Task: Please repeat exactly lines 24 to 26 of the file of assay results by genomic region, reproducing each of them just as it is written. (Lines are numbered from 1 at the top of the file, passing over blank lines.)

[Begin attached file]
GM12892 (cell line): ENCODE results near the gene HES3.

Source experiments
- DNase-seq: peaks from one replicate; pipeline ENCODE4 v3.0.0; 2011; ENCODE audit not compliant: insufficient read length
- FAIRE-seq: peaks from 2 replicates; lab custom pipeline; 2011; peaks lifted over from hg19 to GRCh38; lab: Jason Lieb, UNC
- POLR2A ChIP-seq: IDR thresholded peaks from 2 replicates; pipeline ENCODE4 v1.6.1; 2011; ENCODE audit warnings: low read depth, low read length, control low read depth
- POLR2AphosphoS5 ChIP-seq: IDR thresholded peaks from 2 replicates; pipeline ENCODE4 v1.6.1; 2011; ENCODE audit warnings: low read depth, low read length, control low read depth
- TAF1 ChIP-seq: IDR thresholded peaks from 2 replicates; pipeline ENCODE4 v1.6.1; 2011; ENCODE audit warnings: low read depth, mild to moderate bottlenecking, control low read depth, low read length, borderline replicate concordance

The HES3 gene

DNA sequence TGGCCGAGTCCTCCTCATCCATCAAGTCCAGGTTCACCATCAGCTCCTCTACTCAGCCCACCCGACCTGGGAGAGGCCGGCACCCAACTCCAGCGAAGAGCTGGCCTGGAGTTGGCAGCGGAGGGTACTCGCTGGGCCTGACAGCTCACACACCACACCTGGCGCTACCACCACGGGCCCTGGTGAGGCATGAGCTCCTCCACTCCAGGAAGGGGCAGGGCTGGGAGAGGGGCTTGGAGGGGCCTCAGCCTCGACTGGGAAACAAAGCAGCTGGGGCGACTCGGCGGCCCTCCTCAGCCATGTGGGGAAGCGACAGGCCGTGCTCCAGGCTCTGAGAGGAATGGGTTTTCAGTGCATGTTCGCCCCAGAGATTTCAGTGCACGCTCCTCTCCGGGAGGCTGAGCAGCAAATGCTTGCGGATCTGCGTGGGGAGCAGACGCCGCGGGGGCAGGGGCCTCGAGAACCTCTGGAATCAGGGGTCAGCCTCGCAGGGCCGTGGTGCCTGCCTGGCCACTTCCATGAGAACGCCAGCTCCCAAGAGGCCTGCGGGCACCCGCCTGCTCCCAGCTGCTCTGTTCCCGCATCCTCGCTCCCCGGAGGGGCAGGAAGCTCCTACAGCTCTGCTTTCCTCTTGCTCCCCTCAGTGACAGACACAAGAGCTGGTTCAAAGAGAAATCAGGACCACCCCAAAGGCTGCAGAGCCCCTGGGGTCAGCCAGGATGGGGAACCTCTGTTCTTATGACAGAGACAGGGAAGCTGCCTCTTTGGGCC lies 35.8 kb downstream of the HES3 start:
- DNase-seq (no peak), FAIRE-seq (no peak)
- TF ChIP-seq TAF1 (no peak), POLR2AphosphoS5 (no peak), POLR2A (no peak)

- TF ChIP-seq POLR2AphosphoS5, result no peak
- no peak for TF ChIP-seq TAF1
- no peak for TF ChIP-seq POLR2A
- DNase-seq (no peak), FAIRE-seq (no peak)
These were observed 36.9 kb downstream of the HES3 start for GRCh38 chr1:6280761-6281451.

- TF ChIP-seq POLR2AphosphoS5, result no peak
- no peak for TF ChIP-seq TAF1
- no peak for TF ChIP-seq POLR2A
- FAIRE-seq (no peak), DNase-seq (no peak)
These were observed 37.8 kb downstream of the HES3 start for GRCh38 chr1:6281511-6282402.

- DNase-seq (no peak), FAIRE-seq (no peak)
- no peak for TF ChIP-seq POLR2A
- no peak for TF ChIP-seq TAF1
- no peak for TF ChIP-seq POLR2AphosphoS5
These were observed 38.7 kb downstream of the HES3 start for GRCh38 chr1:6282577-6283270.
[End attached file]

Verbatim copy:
- no peak for TF ChIP-seq TAF1
- no peak for TF ChIP-seq POLR2AphosphoS5
These were observed 38.7 kb downstream of the HES3 start for GRCh38 chr1:6282577-6283270.